While it would be great if we could count on the state and federal governments to adequately regulate, the fact is that they haven’t. And this issue cannot wait. People are sick now. We need to know now. Our state and federal governments have spent the last decades putting the interests of these transnational corporations over the interests of the common good.
The US government’s own Accountability Office concluded that the EPA is severely lacking in its implementation of laws relating to pesticides. It is up to us on Kauai, the people who have direct experience of the industry’s impacts, to take the necessary action. This bill has been reviewed by many local and national attorneys, and we at the county level have the right to protect our health, safety and environment.
Rather than be responsive to reasonable concerns, the chemical-GMO companies are doing everything they can to fight this bill. They are some of the largest and most powerful corporations in the world, and infamous for their fierce opposition to any kind of disclosure and regulation. This is not a matter of “bad” people doing bad things. These corporations are legally mandated to make profit for their shareholders at other expenses.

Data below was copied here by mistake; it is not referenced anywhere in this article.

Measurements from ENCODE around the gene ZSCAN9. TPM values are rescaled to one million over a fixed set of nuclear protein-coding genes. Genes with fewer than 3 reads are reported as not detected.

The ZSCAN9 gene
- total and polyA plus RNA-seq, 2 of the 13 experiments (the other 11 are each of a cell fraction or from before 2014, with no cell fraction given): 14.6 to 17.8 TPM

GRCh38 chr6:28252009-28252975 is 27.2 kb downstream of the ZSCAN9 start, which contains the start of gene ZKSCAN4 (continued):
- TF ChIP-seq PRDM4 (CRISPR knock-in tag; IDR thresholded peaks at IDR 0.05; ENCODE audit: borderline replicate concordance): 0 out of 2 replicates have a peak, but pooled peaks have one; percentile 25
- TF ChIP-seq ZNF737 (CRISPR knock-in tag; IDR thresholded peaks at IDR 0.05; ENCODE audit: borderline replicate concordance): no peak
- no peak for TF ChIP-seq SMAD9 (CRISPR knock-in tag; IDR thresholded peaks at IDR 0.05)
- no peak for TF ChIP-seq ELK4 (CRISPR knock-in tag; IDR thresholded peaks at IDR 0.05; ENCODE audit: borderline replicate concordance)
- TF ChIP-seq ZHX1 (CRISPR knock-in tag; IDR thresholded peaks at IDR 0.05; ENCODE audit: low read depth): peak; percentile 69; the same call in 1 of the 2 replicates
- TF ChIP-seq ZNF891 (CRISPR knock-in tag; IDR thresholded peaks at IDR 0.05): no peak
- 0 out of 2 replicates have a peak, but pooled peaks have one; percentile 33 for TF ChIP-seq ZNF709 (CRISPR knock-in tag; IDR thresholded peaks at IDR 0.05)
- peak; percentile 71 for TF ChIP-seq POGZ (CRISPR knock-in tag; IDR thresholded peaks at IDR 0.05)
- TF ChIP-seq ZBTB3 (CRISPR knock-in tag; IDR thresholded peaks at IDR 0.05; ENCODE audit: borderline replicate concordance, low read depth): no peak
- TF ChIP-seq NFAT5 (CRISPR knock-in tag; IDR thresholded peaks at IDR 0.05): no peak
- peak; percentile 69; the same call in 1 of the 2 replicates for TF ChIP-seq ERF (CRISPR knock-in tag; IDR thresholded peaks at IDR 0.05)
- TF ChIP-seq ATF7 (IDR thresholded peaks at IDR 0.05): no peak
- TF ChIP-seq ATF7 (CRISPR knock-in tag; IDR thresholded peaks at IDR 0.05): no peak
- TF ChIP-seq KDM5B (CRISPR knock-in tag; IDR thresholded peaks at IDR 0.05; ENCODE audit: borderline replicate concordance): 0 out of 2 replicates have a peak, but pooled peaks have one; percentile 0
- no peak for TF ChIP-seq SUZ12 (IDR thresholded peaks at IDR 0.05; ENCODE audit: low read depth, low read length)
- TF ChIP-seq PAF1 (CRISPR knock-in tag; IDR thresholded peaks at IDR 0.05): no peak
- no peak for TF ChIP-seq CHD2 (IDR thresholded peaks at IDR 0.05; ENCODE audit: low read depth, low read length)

Beyond the rhetoric of their well-paid marketing, they do not care about the places where they operate. They may have a few friendly and concerned managers who live locally, but the economic structure that they operate within does not prioritize environmental and human health. That is why this issue requires a structural response — actual policy that will limit these corporation’s ability to externalize their costs onto us.
The industry is using the unfortunate tactic of threatening workers that if this bill passes, their jobs will be lost. While the claim of these incredibly wealthy corporations that they can’t afford to be more responsible in their chemical usage seems exaggerated, if not absurd, we need to be compassionate and sensitive to the position workers are being put in.
If in fact the industry does decide to leave simply because we’ve asked them to be transparent and responsible, then we must generate new agricultural jobs that are higher-paying, less hazardous and long-term. Jobs that express who we are and are integral to our local economy rather than those dependent on the whims of transnational corporations who can get up and leave at anytime.